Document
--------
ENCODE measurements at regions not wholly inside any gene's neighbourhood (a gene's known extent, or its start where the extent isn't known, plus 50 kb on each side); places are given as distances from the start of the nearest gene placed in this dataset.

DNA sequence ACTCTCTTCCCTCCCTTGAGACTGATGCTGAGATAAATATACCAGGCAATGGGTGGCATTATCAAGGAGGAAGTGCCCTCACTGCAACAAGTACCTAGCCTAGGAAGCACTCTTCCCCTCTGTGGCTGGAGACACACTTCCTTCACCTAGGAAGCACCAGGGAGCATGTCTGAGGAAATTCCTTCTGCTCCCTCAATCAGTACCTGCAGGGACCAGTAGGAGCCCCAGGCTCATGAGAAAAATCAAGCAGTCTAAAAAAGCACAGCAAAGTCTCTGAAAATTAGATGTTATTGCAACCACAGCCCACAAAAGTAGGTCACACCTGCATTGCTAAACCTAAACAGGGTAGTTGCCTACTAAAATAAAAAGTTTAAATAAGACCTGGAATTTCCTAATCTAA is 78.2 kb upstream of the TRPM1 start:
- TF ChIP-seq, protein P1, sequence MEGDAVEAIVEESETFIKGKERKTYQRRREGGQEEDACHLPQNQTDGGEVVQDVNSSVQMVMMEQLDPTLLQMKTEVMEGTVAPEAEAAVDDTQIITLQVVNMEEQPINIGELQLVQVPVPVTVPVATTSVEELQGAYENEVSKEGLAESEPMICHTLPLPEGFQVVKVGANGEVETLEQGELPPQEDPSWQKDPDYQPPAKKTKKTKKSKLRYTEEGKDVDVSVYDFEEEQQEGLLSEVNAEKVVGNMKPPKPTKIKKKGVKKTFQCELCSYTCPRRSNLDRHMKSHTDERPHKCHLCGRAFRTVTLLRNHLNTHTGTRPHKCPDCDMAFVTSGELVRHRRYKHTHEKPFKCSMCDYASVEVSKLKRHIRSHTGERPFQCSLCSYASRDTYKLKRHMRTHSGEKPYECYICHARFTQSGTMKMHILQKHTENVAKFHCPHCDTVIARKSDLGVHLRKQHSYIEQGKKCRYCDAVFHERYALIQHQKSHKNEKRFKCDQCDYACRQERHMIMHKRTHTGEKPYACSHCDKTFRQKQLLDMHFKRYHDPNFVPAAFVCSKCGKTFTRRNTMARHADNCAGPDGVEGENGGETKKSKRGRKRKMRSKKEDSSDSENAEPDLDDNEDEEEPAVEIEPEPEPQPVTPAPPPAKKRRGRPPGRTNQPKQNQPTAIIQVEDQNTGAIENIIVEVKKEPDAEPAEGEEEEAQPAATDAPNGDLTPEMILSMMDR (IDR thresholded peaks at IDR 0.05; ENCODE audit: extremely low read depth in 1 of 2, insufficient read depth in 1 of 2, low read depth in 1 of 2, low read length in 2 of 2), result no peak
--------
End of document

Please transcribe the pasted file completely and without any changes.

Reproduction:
ENCODE measurements at regions not wholly inside any gene's neighbourhood (a gene's known extent, or its start where the extent isn't known, plus 50 kb on each side); places are given as distances from the start of the nearest gene placed in this dataset.

DNA sequence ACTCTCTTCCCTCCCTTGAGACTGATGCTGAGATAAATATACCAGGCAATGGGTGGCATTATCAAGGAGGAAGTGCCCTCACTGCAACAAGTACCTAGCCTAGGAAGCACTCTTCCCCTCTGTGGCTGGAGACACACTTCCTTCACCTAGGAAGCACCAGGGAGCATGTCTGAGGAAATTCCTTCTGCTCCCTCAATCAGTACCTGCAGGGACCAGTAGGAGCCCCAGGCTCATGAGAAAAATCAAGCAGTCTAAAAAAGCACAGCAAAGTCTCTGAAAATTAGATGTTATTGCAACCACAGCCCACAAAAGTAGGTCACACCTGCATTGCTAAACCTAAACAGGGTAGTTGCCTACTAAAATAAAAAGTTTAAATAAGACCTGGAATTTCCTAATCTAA is 78.2 kb upstream of the TRPM1 start:
- TF ChIP-seq, protein P1, sequence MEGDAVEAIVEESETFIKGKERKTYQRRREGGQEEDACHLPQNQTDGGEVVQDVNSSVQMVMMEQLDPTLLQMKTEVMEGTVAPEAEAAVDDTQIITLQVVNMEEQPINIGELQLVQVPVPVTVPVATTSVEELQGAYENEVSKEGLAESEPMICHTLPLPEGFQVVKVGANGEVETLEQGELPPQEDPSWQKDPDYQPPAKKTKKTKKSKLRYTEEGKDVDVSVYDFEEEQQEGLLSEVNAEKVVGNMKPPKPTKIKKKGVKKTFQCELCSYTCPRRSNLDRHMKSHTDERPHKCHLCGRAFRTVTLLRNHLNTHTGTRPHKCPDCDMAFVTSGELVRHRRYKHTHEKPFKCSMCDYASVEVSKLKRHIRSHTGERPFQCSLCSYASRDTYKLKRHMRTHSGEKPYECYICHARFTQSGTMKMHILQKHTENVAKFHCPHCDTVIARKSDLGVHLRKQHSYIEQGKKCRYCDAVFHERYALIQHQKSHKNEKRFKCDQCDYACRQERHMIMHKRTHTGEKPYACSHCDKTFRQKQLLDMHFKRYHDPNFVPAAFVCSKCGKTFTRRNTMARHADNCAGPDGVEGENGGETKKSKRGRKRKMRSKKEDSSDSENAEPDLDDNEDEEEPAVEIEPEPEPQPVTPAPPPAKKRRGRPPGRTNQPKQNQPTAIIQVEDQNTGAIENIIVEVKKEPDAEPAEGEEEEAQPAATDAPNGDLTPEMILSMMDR (IDR thresholded peaks at IDR 0.05; ENCODE audit: extremely low read depth in 1 of 2, insufficient read depth in 1 of 2, low read depth in 1 of 2, low read length in 2 of 2), result no peak